Cassiopeia the Queen can be found in the northeast after sunset on September evenings. This constellation has the distinctive shape of a W, or M, depending on the time of night you see it. The shape of this constellation makes Cassiopeia’s stars very noticeable. Look for the Queen, starting at nightfall or early evening, or before the waning gibbous moon rises into the sky. From here on out, the moon will rise at a later hour, providing more hours of darkness into the evening sky.
Cassiopeia represents an ancient queen of Ethiopia. The entire constellation is sometimes also called Cassiopeia’s Chair, and some old star maps depict the queen sitting on the chair, marked by the five brightest stars of this constellation. These stars are Schedar, Caph, Gamma Cassiopeiae, Ruchbah, and Segin.
If you have a dark sky, you can look below Cassiopeia in the northeast on these September evenings for a famous binocular object. This object is called the “Double Cluster” in the constellation Perseus. These are open star clusters, each of which consists of young stars still moving together from the primordial cloud of gas and dust that gave birth to the cluster’s stars. These clusters are familiarly known to stargazers as H and Chi Persei.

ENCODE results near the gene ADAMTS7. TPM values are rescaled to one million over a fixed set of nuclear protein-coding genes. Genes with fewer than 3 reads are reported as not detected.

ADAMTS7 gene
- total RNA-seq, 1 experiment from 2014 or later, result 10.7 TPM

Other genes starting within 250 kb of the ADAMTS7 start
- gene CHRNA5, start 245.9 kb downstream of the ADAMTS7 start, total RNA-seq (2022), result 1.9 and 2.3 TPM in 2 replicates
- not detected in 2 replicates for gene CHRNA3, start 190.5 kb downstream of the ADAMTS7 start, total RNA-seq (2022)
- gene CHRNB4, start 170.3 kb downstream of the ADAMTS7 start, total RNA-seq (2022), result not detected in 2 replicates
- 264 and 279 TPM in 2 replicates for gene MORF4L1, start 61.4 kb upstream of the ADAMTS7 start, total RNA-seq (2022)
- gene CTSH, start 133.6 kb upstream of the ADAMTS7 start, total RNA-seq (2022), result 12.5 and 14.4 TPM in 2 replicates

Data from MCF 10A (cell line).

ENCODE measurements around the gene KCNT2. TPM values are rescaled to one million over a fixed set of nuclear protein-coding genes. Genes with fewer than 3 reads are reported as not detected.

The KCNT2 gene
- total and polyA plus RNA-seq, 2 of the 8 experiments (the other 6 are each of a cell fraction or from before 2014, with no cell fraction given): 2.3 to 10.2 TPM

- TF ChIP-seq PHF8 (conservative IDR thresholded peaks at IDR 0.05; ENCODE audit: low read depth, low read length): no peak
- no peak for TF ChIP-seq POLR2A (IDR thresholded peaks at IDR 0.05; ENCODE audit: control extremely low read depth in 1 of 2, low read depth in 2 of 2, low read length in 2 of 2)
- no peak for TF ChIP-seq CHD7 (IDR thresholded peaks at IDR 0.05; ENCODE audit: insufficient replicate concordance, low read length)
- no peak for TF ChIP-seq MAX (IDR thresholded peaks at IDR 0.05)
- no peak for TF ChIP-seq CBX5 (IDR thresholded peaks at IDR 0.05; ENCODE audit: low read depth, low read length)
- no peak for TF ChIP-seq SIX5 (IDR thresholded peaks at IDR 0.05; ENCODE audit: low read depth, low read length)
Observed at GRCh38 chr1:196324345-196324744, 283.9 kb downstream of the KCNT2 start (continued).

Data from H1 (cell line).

Stargazers smile when they peer at them through their binoculars, not only because they are beautiful, but also because of their names. They are named from two different alphabets, the Greek and the Roman. Stars have Greek letter names, but most star clusters don’t. Johann Bayer (1572-1625) gave Chi Persei – the cluster on the top – its Greek letter name. Then, it’s said, he ran out of Greek letters. That’s when he used a Roman letter – the letter H – to name the other cluster.
After midnight, Cassiopeia swings above Polaris, the North Star. Before dawn, she is found in the northwest. But during the evening hours, Queen Cassiopeia lights up the northeast sky.